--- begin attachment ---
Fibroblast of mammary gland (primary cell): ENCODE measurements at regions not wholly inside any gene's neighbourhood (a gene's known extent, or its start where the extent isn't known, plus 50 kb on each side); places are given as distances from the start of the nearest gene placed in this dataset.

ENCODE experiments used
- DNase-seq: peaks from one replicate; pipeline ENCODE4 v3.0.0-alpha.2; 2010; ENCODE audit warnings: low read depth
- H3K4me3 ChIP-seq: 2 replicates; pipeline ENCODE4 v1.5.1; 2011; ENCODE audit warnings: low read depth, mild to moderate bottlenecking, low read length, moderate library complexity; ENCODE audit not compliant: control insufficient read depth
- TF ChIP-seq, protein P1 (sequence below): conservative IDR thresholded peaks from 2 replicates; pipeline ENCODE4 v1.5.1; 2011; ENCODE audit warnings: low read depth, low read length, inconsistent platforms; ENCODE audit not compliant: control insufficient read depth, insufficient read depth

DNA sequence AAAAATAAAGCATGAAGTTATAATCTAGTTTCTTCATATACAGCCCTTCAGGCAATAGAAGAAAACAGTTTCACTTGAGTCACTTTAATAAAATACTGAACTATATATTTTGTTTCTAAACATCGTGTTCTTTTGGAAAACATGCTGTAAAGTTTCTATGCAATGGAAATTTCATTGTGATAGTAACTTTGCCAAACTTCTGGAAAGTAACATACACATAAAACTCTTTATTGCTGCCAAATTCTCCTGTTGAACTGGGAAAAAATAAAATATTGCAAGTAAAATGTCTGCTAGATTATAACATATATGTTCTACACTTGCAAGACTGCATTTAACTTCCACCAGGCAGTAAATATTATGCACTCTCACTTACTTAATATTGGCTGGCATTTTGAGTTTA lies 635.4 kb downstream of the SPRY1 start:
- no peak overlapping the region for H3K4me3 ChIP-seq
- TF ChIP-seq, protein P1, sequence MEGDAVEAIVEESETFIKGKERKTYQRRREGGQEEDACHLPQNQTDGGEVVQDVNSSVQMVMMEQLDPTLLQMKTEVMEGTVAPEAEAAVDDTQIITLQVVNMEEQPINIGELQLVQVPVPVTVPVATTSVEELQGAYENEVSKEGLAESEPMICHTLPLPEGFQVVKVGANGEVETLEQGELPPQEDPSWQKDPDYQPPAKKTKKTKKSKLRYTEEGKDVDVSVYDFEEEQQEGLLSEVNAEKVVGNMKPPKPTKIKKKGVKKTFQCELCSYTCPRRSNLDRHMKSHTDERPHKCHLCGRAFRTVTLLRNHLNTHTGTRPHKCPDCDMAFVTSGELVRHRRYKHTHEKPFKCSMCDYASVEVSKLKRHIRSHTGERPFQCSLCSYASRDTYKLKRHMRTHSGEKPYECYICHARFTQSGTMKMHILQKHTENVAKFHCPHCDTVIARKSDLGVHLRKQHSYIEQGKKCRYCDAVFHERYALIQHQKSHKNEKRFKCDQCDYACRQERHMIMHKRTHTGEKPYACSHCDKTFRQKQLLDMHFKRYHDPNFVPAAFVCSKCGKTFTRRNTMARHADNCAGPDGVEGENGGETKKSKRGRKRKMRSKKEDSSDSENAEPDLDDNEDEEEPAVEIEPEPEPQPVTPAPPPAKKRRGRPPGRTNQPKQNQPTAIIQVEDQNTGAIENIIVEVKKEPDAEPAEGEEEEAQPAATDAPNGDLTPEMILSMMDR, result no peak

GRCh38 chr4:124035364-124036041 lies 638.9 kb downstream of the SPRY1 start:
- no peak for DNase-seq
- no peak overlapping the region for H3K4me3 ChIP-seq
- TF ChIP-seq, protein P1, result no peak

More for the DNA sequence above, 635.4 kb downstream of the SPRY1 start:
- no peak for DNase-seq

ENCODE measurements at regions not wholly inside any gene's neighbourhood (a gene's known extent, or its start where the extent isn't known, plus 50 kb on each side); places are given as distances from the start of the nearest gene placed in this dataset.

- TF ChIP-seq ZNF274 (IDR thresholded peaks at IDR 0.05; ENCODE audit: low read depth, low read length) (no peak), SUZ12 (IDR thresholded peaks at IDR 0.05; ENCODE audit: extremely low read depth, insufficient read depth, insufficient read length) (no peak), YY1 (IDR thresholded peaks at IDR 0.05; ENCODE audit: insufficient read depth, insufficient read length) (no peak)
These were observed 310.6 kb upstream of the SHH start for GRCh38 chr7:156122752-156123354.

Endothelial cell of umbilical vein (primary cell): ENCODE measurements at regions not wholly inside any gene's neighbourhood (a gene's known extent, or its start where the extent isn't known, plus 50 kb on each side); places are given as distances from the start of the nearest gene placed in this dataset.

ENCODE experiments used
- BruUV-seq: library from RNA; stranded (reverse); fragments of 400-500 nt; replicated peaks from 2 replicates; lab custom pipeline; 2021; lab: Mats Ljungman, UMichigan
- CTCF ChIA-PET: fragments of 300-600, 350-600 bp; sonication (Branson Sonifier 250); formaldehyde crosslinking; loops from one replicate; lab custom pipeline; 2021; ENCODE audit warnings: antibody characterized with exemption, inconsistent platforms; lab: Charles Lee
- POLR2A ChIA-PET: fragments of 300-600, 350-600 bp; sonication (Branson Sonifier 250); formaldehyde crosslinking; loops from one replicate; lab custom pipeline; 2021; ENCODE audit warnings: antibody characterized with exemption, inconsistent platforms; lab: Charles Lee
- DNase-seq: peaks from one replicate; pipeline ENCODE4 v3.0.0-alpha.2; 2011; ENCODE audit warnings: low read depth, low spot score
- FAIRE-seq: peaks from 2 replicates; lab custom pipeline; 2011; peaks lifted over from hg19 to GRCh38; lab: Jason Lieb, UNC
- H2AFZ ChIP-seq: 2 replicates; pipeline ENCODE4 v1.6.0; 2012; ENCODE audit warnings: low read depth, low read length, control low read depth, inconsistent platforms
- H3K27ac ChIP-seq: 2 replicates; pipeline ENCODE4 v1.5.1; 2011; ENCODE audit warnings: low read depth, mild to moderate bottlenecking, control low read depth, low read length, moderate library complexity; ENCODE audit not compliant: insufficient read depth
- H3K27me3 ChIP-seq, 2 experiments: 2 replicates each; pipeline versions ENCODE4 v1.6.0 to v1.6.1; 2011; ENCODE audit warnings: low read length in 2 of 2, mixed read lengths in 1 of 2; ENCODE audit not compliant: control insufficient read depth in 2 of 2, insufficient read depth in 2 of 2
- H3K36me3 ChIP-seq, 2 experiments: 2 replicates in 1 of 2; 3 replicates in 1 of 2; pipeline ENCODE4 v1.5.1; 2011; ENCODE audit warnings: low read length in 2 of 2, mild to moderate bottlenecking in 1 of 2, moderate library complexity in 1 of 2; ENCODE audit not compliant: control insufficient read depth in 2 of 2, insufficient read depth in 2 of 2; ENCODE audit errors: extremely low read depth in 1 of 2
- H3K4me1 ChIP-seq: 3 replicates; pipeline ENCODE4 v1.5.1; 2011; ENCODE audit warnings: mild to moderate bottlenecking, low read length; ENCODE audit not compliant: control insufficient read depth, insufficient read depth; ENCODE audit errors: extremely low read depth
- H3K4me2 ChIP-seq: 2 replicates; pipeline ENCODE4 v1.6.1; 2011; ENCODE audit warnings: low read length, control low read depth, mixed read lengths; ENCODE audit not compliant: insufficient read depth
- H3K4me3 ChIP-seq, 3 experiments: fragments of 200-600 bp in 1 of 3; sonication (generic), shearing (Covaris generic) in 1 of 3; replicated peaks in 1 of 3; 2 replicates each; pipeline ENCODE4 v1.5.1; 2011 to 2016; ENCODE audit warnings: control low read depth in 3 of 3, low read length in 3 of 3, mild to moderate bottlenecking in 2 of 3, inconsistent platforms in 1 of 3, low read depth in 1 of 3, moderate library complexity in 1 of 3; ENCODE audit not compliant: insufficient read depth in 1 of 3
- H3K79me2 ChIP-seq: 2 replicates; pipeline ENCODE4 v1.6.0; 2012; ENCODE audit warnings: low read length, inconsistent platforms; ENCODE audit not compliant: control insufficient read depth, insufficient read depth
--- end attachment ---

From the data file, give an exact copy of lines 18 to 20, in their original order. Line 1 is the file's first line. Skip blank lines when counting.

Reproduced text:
Endothelial cell of umbilical vein (primary cell): ENCODE measurements at regions not wholly inside any gene's neighbourhood (a gene's known extent, or its start where the extent isn't known, plus 50 kb on each side); places are given as distances from the start of the nearest gene placed in this dataset.

ENCODE experiments used
- BruUV-seq: library from RNA; stranded (reverse); fragments of 400-500 nt; replicated peaks from 2 replicates; lab custom pipeline; 2021; lab: Mats Ljungman, UMichigan